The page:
As part of the OPW’s commitment to reducing energy consumption and waste, The National Shared Services Office underwent a large-scale lighting upgrade.


The 2023 Climate Action Plan reaffirmed several targets for public bodies that had been originally introduced in previous iterations of the plan.  These include a requirement that all public bodies must reduce their GHG emissions from burning fossil fuels by 51% by 2030, compared to a 2016-18 baseline.  They must also reduce their electricity emissions in line with anticipated supply-side reductions.  SEAI’s pathfinder programme has been working collaboratively with public sector organisations to develop scalable solutions to meet these targets, for benefit across the public sector and the wider non-domestic sector. 

The Office of Public Works (OPW) has one of the largest and most diverse property portfolios in Ireland, including Government offices, Garda stations and historic buildings such as Dublin Castle and the Customs House.

  • Electricity savings

    190,270 kWh/y (2022 emission factors)
  • C02 savings

    63 tonnes/y
  • Abatement cost

    €3,460/tonne C02 (single year's C02 savings)


The National Shared Services Office (NSSO) is an Irish Shared Services provider for Human Resources, pensions, payroll and finance administration for Government Departments and Public Service Bodies. The service is in Belfield Office Park in Dublin; the development was finished in 1999. 

Project Description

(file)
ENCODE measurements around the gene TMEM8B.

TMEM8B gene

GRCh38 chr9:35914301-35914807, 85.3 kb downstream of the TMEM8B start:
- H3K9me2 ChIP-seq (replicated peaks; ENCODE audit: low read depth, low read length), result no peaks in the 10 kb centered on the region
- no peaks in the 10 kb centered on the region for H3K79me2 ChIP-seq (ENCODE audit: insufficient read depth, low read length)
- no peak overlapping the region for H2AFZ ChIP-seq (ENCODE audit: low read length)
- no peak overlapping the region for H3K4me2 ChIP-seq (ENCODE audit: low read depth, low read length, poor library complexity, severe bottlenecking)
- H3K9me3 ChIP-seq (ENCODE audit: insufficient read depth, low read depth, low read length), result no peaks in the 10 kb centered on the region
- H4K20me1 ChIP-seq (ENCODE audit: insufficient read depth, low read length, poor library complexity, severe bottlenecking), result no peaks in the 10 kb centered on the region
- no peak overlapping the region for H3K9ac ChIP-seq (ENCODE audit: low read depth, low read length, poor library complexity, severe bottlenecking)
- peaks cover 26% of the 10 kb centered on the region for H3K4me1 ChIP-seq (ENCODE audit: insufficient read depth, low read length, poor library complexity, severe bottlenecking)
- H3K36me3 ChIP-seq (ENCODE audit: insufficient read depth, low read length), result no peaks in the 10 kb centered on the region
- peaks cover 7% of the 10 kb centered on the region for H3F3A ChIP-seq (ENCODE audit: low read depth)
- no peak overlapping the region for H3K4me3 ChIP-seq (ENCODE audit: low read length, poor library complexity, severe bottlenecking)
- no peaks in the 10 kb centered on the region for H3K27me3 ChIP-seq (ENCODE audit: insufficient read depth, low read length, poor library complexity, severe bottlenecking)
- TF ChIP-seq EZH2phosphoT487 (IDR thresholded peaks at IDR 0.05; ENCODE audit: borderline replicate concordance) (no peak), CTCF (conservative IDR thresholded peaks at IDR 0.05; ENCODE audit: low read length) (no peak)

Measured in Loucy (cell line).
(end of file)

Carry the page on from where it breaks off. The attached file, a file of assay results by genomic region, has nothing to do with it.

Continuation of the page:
Most light fittings that were replaced during this lighting upgrade project were fluorescent tubes and bulbs.  LED DALIs were chosen as the lighting option to replace the in-place fluorescent lights due to their high efficiency rating.  LEDs convert most of their energy into light with minimal heat loss which allows for efficiencies up to 80% higher than conventional fluorescent lighting.  Of the nearly 1000 LED DALI’s installed, over 70% of the lights selected were dimmable models. 

In addition, 173 Control sensors were installed to allow for better control of energy usage.  These controls were designed to detect both daylight and presence.  Where applicable, exit lights were refitted with LED equivalents. 



Electrical usage data was gathered from OPW’s energy logging system to assess the electricity savings achieved by the project.  The baseline year selected for data comparison was 2019 as the project was carried out from August to December 2020.  The weekly electricity use for the baseline year and post-works year (2022) is illustrated below in Figure 2.  2022 was deemed to be more suitable for post-works assessment to avoid conflating the effect of lockdowns and work from home advice during the Covid pandemic. 

As can be seen from the graph, significant electricity savings were achieved after the lightings upgrade, in the order to 54% of electricity usage.  Metered data reveals that 190,270 kWh of electricity was saved over the course of a year compared to the annual usage of 354,560 kWh used in 2019. 



This project demonstrates the very significant savings that can be achieved throguh lighting upgrade projects to convert fluorescent light fittings to LEDs. With short payback periods achievable in the majority of projects, the measure should be considered for inclusion in any planned retrofit project.

Learn more about the Pathfinder Programme